This is completely remarkable, but a group in Australia is going to make a film based on the Iceland seawomen research! I have just returned from a brief visit to help set things up and we shall see where this goes next! Here are a photo of Iceland from our travels, taken by my seawomen friend Inga.
And of course it was mid-summer so it never got really dark. This sunset just slide to daylight instead of dark. As this proceeds I will write about this experience of making the film….
On past news, the official launch at the Nordic Heritage Museum in Seattle was wonderful. About sixty people came, and my talk was followed by a whole series of very interesting questions and comments. And then, while I sat signing books, people kept coming up with varied stories, of their Icelandic heritage, visits to Iceland and of their times at sea.
Now I am in the warmth of a Seattle summer, trying to get out as much as possible. This is when the Pacific Northwest is glorious. Hope you are all also enjoying a great summer.
The garden is exuberant. Our cat Mister stalks through it pretending he is some kind of spotted panther.
Some exciting news is that University of Washington Press has found a European publisher for the Seawomen book — Museum Tusculanum Press in Copenhagen, Denmark. The UW Press says the book should be out here in the U.S. mid-to-late May and in Europe about a month later…..and, most unfortunately, not available in Iceland until a few weeks after that; the European publisher has to send the books from Copenhagen to Iceland.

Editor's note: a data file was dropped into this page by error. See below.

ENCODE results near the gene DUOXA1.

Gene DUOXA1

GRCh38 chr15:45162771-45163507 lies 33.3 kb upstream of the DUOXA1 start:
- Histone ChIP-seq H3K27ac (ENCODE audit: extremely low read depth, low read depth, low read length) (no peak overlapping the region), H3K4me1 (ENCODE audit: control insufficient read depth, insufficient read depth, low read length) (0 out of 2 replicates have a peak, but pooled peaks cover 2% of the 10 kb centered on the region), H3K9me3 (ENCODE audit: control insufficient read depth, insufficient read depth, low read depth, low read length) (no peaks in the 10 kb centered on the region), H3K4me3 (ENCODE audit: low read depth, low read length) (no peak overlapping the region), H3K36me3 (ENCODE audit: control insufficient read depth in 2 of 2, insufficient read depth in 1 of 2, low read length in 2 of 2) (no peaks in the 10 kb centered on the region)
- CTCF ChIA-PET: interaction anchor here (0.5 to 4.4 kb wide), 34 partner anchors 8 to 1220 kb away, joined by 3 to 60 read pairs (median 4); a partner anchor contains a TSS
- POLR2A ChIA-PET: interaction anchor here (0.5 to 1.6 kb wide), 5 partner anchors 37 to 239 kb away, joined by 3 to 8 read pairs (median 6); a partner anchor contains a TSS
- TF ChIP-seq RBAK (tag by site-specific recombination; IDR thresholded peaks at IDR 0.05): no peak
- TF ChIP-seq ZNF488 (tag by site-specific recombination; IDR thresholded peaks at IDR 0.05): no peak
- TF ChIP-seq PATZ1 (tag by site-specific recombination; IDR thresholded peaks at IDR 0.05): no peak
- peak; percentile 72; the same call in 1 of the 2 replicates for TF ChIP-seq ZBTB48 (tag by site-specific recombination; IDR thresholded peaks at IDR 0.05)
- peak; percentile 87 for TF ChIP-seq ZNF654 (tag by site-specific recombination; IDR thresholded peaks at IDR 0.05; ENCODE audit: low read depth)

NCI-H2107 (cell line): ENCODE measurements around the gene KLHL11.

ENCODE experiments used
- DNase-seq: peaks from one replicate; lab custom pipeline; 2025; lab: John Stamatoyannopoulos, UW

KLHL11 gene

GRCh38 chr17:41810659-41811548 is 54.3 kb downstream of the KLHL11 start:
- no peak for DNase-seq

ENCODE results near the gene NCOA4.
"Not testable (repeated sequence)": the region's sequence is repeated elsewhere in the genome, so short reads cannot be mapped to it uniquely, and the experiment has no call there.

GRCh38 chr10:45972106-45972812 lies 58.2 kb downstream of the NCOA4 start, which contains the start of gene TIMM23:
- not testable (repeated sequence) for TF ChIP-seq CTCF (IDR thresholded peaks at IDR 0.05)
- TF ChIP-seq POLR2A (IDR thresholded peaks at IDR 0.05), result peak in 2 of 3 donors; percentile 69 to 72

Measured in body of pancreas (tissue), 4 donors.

Events relating to the Seawomen book are starting to take shape. Few are finalized yet, but they will be soon. For starters, the Icelandic National League of North America is having their annual convention at the end of April just south of Vancouver, Canada, and they have invited me to speak! (The Events page will have the latest details.) That should be very interesting; I will be intrigued to hear the questions people ask.
It is very soon after the transplant for me to be in public and among crowds, however, since I will still be on immune suppressant medicines. I told the organizers I could do it if we are just open and let the audience know that I cannot be around anyone with a cold or flu, and that I will be cautious about shaking hands—and sadly will not be able to share lunch with them (a big room full of people is too dangerous yet, boo hoo). The Seawomen book won’t even be out yet, but I will at least have flyers for it.
But it is wonderful to be planning future events at all—with an emphasis on future. There is a certain camaraderie I see now among people who have had, or are going through, treatment (chemo, radiation, etc.) for cancer or other medical conditions such as mine. We have all had to face death as an immediate possibility. We can talk together—and find interest in—details of our often horrific treatments (even macabre bragging rights … “You think your chemo was bad? Wait ‘till you hear what I had to go through…..”).
I ran into a friend on the street this morning with whom I have worked at the university. We had not seen each other for some time. When I told him I had been ill, he responded by telling me that he had recently had surgery for colon cancer. He was doing fine, he said. We gave each other a hug, looked at the flowering plum tree above our heads, and smiled–smiles that reflect our shared knowledge of the joy of each spring dawn.
The final writing of my book on Icelandic seawomen took a strange turn almost a year and a half ago, when I noticed I was uncharacteristically getting short of breath while riding my bike uphill on my daily commute home. On New Year’s Eve, 2014, at the insistence of friends, I went to the emergency room to get it checked out. The next thing I knew, I was being whisked to another hospital in an ambulance, and being given blood transfusions.